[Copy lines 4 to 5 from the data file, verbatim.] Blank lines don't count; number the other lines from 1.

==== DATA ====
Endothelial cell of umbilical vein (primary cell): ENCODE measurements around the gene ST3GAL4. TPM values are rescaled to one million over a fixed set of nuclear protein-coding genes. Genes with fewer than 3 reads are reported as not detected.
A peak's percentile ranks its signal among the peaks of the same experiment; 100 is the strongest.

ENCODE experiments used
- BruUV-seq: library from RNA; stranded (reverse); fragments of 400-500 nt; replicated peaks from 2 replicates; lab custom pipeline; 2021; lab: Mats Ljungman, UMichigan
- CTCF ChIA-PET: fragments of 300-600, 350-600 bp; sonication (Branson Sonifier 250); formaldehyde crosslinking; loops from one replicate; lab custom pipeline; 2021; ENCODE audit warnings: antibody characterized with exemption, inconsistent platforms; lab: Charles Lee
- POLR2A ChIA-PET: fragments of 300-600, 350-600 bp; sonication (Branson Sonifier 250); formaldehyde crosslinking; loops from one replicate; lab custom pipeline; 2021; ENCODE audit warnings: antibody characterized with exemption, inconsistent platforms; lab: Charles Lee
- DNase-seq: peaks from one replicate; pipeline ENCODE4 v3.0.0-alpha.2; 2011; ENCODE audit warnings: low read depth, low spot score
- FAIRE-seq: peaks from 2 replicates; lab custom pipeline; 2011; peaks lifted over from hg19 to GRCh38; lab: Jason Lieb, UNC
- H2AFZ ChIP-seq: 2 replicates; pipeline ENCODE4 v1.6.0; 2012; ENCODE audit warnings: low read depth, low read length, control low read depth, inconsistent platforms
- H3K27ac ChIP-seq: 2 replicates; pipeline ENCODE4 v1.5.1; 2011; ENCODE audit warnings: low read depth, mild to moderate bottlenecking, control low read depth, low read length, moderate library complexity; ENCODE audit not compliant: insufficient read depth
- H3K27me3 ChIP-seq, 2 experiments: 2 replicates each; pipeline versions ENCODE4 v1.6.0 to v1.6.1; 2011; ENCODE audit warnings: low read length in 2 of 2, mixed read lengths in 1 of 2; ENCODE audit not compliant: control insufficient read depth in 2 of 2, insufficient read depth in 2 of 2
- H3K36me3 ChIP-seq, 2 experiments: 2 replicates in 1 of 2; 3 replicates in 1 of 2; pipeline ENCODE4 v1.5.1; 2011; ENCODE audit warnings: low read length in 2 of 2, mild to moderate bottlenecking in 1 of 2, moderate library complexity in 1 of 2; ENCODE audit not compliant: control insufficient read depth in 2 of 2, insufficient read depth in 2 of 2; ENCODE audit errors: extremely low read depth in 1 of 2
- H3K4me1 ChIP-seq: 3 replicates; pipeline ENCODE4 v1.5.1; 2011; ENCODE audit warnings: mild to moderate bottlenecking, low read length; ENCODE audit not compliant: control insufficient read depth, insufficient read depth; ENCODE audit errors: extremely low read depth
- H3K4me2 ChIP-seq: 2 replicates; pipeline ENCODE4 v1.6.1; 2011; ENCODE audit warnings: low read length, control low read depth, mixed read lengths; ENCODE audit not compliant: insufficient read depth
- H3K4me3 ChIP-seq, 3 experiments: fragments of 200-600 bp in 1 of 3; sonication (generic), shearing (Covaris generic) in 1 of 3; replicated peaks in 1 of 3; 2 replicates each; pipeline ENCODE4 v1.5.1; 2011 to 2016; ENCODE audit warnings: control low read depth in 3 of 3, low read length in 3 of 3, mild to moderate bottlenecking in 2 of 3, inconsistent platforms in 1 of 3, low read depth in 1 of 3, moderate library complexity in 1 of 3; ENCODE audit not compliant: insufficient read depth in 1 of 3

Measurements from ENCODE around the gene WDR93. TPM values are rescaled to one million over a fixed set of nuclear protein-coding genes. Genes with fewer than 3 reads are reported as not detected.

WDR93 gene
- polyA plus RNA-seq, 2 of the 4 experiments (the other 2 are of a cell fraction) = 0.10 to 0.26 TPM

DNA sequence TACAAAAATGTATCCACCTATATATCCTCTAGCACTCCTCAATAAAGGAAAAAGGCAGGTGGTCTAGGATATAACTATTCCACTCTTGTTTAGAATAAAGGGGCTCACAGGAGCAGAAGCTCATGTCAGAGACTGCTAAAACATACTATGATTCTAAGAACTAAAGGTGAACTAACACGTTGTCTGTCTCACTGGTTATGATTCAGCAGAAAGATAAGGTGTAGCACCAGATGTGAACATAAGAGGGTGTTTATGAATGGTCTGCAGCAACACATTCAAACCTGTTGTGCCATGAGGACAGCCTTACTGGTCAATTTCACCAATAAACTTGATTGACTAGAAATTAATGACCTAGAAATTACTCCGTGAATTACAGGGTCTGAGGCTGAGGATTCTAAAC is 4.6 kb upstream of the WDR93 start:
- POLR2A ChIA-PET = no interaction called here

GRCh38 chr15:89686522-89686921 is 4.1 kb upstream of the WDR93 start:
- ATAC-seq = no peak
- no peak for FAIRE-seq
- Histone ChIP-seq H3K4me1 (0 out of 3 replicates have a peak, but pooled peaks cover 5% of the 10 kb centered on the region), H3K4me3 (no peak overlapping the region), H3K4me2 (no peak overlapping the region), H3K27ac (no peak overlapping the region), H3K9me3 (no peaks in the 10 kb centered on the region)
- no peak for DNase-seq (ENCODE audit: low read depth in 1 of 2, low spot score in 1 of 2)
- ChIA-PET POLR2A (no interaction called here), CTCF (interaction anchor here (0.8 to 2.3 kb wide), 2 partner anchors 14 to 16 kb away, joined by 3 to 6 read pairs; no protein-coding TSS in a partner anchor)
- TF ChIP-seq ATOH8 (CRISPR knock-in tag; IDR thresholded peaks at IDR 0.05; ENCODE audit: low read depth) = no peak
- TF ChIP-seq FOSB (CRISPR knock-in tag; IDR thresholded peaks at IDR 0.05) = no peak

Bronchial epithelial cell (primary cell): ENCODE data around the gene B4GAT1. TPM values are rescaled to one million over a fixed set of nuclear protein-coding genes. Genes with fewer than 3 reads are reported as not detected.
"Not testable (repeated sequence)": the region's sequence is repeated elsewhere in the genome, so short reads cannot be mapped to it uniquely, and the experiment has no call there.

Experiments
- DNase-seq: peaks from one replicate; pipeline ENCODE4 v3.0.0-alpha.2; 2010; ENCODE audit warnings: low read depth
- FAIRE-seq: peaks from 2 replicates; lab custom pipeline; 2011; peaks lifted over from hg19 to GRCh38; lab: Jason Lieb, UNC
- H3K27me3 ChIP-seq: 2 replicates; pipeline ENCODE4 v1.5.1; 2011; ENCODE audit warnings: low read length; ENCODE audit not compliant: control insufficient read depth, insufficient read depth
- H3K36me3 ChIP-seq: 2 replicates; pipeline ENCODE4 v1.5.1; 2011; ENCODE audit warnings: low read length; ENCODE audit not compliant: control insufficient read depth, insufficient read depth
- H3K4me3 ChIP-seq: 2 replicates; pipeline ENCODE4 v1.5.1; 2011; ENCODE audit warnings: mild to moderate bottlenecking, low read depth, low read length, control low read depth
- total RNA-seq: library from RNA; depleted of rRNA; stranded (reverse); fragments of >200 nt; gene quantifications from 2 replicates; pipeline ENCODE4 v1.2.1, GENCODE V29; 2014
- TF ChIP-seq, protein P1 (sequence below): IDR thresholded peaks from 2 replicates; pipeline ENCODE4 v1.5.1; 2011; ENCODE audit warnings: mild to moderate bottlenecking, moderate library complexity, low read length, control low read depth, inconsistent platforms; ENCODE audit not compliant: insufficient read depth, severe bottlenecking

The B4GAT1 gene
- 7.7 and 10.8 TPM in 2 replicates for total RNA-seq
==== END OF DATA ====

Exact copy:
- BruUV-seq: library from RNA; stranded (reverse); fragments of 400-500 nt; replicated peaks from 2 replicates; lab custom pipeline; 2021; lab: Mats Ljungman, UMichigan
- CTCF ChIA-PET: fragments of 300-600, 350-600 bp; sonication (Branson Sonifier 250); formaldehyde crosslinking; loops from one replicate; lab custom pipeline; 2021; ENCODE audit warnings: antibody characterized with exemption, inconsistent platforms; lab: Charles Lee